Building a Home Entertainment Machine with a Remote (Part 2)

After a few weeks of using the computer, some issues come to mind. Apologies for not documenting them sooner but I've had some personal issues come up between then and now.


Many videos use the AV1 codec and only the very newest video cards support hardware decoding. If you have an old or weak CPU (like a Phenom, Celeron, older Pentium, or even worse), abandon using AV1 and use H.264 instead. Otherwise, AV1 will cause playback to be quite slow, until it suddenly briefly speeds up without warning. This is somehow a style of directing, so if that's your bag and want all your videos to be that way, enjoy. Otherwise, get better hardware, another source using a different codec, or transcode the offending files.

Video tagging

Kodi relies on online databases to get information, but they are spotty. You can import information manually but it is not fun. It relies upon the directory and name structure to be just so to match the system in their databases, so unless you have some pressing reason why you can't rename/move files, that would be the easiest way to try to solve that problem.

Fixing the remote and sound output

Unfortunately on some systems like mine, the commands for the remote are not reloaded on startup and it uses a different output than HDMI by default. This can be rectified by adding a batch file to fix them every time the computer logs in.

Create a new file in your home folder and name it whatever you like so long as the name ends in ".sh". Open up a terminal and run pactl list sinks. There will be a list of audio outputs there but you're only concerned with the one containing the term "hdmi". Your script file should look like the below, replacing whatever's in parentheses with what you have for your system:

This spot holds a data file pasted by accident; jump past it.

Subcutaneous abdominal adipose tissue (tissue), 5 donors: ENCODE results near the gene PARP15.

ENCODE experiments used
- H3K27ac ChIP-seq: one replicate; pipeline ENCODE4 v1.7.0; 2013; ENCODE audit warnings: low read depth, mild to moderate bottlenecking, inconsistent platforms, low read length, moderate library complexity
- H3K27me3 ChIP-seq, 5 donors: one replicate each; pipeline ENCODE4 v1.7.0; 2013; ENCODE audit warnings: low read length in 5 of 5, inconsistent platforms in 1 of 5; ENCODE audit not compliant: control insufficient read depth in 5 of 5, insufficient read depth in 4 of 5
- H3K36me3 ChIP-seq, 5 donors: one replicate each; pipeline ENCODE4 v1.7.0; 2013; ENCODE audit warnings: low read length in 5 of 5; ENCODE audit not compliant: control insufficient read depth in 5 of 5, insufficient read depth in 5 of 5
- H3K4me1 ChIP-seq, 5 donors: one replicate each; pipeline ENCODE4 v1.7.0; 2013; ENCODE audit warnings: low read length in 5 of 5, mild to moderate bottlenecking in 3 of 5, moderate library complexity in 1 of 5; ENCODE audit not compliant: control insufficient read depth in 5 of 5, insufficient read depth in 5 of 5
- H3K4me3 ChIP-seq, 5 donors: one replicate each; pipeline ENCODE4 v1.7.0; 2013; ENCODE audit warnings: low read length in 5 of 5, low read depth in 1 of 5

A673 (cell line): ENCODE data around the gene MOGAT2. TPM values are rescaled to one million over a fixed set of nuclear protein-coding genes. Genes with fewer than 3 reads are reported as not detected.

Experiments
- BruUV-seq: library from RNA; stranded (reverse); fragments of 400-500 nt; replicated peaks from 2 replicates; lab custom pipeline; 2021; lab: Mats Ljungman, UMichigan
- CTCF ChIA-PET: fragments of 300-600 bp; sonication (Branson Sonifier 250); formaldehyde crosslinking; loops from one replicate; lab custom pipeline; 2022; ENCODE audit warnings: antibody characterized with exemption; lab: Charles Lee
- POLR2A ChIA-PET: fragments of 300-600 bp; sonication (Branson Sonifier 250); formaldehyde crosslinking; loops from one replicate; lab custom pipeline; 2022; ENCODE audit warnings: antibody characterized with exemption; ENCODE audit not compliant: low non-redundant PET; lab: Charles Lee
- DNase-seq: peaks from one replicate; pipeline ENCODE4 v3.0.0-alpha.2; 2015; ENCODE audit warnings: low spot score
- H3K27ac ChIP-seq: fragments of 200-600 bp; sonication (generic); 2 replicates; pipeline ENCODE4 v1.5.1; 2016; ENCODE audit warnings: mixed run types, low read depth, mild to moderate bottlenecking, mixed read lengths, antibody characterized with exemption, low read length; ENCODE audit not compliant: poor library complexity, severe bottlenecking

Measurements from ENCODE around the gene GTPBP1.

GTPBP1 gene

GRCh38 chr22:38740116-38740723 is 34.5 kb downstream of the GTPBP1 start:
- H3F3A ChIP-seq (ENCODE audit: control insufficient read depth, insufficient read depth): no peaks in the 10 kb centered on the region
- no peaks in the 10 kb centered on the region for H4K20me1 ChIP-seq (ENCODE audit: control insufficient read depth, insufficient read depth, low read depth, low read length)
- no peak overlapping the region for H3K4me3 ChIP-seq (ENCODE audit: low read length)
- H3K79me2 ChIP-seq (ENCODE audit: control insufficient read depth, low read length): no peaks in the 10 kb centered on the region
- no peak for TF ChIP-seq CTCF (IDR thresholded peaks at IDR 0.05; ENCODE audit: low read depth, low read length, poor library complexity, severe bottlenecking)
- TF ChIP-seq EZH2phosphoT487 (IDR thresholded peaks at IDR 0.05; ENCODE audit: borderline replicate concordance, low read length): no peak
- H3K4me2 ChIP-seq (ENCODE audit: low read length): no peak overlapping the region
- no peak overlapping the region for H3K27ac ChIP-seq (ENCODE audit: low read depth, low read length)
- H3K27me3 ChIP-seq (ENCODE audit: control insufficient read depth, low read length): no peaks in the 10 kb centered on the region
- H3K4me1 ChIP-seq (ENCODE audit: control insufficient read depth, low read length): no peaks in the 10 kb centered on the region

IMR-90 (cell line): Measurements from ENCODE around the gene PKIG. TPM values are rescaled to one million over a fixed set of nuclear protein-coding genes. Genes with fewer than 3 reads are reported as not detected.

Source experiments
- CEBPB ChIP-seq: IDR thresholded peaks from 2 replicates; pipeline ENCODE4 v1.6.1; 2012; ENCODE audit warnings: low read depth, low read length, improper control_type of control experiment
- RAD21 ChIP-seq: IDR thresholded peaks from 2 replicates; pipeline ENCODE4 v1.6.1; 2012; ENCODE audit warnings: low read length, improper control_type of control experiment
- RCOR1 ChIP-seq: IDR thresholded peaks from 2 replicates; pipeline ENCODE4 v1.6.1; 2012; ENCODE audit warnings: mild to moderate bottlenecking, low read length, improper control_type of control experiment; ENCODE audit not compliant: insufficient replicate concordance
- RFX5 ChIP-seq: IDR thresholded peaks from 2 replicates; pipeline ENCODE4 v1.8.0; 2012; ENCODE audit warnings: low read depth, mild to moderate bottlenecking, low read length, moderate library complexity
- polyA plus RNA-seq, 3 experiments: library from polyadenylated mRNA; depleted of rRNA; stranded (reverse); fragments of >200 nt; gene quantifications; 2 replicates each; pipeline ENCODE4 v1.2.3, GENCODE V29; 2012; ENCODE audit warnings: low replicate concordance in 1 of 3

pactl set-default-sink (hdmi name)
echo (your password) | sudo sudo ir-keytable -c
echo (your password) | sudo ir-keytable -w (location of your .toml file)
kodi &

Save it and close. In the terminal, run chmod +x (name of the file you just made). Go back to Session and Startup. Delete the entry for Kodi because this script is going to handle that. Add a new entry and set the command to your script. Trigger will be "on login". Make sure that the entry is enabled (check box is checked) after you click OK). This issue should be fixed on next restart/login.


Unfortunately, I have not found a way to access YouTube from Kodi without creating a Google account and requesting an API key from them. This is an intentional decision by Google to restrict access to people they can't track via an account/browser! The best workaround I can find is by using a program like NewPipe (on Android) or JDownloader (on PC/Mac/Linux) to download the file and then transfer into one of the Kodi library folders. Both programs literally parse the video page looking for the file name to download. If someone knows a way to retrieve videos like either of them do within Kodi, please do let me know but I have not found an addon that does so.

Tags: Technology Kodi Linux